The golden leaves contrast wonderfully with their whitish gray bark.  Aspens are usually around 20-50 feet high with a spread of 10-30 feet.  They typically live to be 80-100 years old.
Quaking aspens are quick to spread into disturbed areas, such as areas devastated by fire or an avalanche.  Many animals depend on aspen groves, some eat the twigs and bark including beaver, elk, and deer.  Many birds such as Mountain Chickadees, Violet Green Swallows, and Red-breasted Nuthatches use aspen as a nesting site, some building on branches, some making cavities in the trees’ trunks.
For more info…  http://www.fs.fed.us/database/feis/plants/tree/poptre/

Reprinted from the Upper Tule News – October 2003 – with writer’s permission.


The Buckeye Tree – by Carol Zeigler


It’s that time of year again when the buckeye trees start to turn brown and loose their leaves.
Why is it that you an live in a place that has the world’s largest trees, yet what species of tree do people ask about the most?  These buckeye trees!
“Why are those bright green trees with clusters of white flowers shaped like bananas?”
“Why are those trees still blooming and everything else is dead?”
In the fall:
“What are those dead trees with brown pears hanging off of them?”
“What are those trees all brown?”
“Is fall coming early this year or something?”
“How come those pear trees are all dead?”
So, are ya’ll ready for a little tree education?  A California buckeye tree (Aesculus californica) is a bushy foothill tree, 10-25 feel tall that grows amongst the Canyon Live oaks and gray pine mostly between 1,000 and 3,000 feet in elevation.  It is the first tree to leaf out in spring, the last to bloom and the first to lose its leaves.  It grows from Siskiyou and Shasta counties to northern Los Angeles and Kern Counties.
Several other buckeyes are native to the United States.  The seeds of the buckeye are poisonous, and resourceful Native Americans used ground-up seeds to catch fish.  They poured them into pools in streams and caught the fish that floated up!
The seed pods do look like a pear from a distance.  They are actually a leathery husk that harbors just one seed each.  Botanically speaking, it’s kind of odd that a cluster of flowers only produces one fruit and one seed.
I love buckeyes.  In the spring they are almost a fluorescent green and that color contrasts beautifully with the not-quite-green oaks and chaparral.  In the late summer they are a rusty brown, again contrasting beautifully with the now-we’re-green oaks and golden grass.  In the fall they are skeletal trees with their Christmas-ornament-like seed pods dangling from their branches.
The seed is considered a good luck charm.  If you grind the seeds and leach them enough, they can be eaten.. They also have medicinal properties; they can relieve the pain of arthritis and rheumatism.
More info…


Reprinted from the Upper Tule News – September 2003 – with writer’s permission.



Portrait of a Giant
Jim Balog’s groundbreaking photograph of the Stagg Tree (read an excerpt from Quest for the Green Giant) required a trusty digital camera, plenty of warm clothes, and a slight disregard for personal safety. The details:


NAME: Stagg
CLAIM TO FAME: World’s fifth largest tree (based on volume of wood)
SPECIES:Sequoiadendron giganteum
HEIGHT: 242 feet (73.8 meters)
DIAMETER AT BASE: 25.5 feet (7.8 meters)
VOLUME:44,100 cubic feet (1,249 cubic meters)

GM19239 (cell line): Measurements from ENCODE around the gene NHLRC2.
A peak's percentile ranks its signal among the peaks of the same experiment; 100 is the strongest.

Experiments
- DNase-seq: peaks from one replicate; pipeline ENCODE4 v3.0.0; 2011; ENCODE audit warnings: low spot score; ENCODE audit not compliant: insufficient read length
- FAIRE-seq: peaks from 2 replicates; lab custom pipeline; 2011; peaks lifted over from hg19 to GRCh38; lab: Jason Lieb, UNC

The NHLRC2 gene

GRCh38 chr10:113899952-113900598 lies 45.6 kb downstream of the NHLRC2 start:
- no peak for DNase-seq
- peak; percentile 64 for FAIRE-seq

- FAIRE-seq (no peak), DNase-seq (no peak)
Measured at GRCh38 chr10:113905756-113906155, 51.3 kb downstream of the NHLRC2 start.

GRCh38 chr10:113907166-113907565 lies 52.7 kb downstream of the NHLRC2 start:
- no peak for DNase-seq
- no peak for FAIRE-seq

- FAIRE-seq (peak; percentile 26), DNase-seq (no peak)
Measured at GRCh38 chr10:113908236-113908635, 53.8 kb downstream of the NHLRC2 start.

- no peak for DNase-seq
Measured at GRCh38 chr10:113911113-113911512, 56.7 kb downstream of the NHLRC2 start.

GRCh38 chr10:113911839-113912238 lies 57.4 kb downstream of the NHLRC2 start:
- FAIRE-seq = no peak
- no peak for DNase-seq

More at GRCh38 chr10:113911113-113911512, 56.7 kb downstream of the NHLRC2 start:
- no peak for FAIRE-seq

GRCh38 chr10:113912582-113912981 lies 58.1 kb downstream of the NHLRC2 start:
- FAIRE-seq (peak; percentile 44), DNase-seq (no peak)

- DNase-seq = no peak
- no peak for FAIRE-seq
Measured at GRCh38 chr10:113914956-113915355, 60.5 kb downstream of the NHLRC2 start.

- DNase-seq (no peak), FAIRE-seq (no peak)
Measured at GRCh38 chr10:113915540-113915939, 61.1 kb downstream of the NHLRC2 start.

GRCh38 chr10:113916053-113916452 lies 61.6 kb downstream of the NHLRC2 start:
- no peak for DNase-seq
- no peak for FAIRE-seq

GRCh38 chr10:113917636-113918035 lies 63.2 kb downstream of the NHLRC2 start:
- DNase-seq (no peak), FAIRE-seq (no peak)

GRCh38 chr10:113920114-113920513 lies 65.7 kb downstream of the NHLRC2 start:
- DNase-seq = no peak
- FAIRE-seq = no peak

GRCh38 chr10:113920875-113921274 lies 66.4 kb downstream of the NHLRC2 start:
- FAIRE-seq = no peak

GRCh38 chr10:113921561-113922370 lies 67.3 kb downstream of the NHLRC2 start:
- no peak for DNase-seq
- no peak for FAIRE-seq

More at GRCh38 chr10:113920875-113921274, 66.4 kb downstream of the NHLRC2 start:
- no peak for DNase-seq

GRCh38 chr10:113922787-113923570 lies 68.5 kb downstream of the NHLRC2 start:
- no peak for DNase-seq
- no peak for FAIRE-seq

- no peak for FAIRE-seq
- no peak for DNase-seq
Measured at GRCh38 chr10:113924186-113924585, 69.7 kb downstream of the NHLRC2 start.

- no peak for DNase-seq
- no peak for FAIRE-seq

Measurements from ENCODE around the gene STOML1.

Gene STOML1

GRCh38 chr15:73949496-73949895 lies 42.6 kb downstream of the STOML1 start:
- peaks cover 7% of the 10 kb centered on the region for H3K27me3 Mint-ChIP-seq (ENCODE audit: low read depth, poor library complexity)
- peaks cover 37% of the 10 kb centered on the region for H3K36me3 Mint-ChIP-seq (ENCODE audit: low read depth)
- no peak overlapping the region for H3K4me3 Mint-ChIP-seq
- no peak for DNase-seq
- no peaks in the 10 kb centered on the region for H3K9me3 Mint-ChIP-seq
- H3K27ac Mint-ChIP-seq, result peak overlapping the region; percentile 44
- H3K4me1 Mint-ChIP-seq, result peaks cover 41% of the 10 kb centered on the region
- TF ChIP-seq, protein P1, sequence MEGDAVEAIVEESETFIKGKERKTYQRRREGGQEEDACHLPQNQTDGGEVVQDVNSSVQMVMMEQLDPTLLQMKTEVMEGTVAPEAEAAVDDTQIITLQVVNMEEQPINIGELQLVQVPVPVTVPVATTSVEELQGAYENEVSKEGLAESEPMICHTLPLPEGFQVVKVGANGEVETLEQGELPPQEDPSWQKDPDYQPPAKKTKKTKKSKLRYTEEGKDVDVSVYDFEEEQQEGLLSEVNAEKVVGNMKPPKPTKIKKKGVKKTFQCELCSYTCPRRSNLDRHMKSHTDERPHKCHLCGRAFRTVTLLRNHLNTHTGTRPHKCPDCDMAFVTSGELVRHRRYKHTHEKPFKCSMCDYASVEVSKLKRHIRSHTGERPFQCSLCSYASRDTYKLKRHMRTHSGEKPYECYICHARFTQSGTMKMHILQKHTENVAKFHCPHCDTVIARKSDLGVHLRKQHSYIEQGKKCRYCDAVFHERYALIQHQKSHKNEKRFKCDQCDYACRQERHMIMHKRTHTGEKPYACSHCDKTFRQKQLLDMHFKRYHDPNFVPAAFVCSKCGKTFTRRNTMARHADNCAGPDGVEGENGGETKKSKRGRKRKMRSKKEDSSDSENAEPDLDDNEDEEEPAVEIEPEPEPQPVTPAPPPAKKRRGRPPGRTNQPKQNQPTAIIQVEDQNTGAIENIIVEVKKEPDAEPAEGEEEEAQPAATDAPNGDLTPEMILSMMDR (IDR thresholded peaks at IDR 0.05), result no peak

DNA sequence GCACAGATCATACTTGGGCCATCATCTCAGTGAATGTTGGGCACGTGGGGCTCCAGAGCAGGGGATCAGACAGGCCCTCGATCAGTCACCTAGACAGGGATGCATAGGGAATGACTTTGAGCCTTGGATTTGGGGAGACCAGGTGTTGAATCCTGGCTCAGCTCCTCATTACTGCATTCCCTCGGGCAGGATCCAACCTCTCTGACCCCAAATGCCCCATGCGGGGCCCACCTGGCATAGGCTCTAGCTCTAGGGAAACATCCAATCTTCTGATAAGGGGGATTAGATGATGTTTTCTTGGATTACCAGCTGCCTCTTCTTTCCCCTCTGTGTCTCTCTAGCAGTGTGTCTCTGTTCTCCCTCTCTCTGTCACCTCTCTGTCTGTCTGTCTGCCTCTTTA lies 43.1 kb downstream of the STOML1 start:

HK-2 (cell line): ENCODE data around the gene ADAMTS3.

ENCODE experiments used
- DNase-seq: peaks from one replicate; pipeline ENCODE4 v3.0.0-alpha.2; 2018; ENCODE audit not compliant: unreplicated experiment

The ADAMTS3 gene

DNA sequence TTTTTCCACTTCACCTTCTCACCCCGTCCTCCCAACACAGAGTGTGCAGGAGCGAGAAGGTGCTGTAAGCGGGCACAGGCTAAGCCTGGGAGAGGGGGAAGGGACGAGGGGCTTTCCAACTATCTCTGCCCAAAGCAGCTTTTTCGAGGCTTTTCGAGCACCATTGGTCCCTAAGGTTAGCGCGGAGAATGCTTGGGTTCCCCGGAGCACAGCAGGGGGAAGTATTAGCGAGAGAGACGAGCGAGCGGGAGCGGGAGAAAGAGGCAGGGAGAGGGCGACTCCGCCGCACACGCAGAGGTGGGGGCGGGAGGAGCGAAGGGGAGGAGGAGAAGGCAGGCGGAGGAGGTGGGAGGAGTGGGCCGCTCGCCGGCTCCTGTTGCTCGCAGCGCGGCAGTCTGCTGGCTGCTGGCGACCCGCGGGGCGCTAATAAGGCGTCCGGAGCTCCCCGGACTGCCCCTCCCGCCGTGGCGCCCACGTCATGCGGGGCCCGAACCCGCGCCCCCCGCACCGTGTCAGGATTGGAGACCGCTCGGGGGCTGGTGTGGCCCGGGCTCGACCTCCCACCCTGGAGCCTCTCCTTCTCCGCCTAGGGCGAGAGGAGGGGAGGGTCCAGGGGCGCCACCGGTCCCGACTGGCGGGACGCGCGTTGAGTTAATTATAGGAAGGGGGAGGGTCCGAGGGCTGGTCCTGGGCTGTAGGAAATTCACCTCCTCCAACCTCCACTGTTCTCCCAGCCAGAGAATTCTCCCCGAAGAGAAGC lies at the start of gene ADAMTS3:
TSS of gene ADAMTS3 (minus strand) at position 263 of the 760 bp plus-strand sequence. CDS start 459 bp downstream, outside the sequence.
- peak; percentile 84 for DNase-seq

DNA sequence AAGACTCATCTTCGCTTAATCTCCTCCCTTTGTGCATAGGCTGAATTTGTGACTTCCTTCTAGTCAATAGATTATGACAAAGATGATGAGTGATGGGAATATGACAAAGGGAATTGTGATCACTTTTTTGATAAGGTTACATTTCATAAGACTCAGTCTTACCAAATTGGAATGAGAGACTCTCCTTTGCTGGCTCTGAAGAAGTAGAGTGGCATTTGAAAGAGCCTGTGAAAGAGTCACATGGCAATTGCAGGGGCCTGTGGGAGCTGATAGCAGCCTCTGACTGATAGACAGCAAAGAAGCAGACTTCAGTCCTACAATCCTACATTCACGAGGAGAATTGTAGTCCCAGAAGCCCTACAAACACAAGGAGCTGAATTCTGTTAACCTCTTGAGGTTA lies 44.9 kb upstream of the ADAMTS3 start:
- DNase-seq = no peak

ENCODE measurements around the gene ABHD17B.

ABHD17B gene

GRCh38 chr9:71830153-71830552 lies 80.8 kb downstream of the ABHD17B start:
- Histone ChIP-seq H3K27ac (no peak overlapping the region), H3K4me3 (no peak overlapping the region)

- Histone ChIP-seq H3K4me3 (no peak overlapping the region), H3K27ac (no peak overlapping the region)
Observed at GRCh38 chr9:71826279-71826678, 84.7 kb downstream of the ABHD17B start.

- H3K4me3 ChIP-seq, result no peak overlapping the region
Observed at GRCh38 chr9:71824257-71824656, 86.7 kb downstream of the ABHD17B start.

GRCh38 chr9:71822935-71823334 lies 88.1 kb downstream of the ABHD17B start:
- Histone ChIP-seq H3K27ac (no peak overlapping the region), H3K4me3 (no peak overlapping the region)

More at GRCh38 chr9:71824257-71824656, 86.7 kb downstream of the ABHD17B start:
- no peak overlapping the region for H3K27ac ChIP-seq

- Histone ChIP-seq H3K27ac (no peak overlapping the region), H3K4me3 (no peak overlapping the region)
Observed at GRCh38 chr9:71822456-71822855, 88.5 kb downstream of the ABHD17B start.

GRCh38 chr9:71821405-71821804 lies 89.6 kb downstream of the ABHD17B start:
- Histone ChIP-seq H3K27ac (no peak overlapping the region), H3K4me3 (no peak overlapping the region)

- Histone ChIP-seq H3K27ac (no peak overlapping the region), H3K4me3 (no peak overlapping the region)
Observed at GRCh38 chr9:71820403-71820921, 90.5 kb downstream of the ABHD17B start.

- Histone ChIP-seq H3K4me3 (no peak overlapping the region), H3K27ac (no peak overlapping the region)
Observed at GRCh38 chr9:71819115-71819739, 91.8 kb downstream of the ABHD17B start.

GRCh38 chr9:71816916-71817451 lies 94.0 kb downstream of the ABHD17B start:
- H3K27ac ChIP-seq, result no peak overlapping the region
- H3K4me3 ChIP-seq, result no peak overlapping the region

AGE:Approximately 2,000 years
CAMERA:Digital Nikon D1X

Tree researchers Billy Ellyson and Jim Spickler used a crossbow to install a rope stretching laterally from the top of Stagg to an unnamed neighboring giant sequoia. Balog rappelled down alongside Stagg on a line fixed to the middle of that rope, taking 451 photos as he made his descent. “The whole system is at the mercy of the atmospheric swells rolling into the Sierra in advance of a Pacific winter storm, and I heave up and down with them,” Balog writes in the February issue of Adventure.

“Just about the time I clipped the jumars onto the rope to start climbing, it started to rain. The temperature was just about a half a degree above freezing. I had on a full Gore-Tex suit with a bib and two thick layers of fleece, and yet I was soaked to the skin by the time my feet returned to Earth? about four hours after I’d left it.”

“When I started this project, I spent my first week in the field shooting redwoods on film because I really didn’t trust that a digital camera could hold up to the moisture conditions. When I got back home, I realized I had about 75 pictures, and I began arranging them on a big sheet of matchboard. I knew that to compose the final shot I would eventually have to scan each of the pictures, which is not cheap. It became obvious that digital was the solution.”

“After the first pass to assemble the composite [more than 400 individual photos were used], we’ve been tweaking and perfecting the Stagg photo for nearly two years now? color, density, and in a few cases there were compositional things that needed improvement. Between the first composite and what appears in Adventure, easily 200 plus hours were spent in post-production on the picture.”

“Despite the fact that this was shot looking through a rainy snow or a snowy rain, it comes out looking like it’s an average, pearly light kind of a day. The tree has singularity and presence. I consider myself a photographic artist who looks for fresh ways for humans to look at nature and to understand themselves in relationship to it. I hope that somewhere in this tree project, I’ve started to evoke the personality and individuality of each tree. That’s the goal.”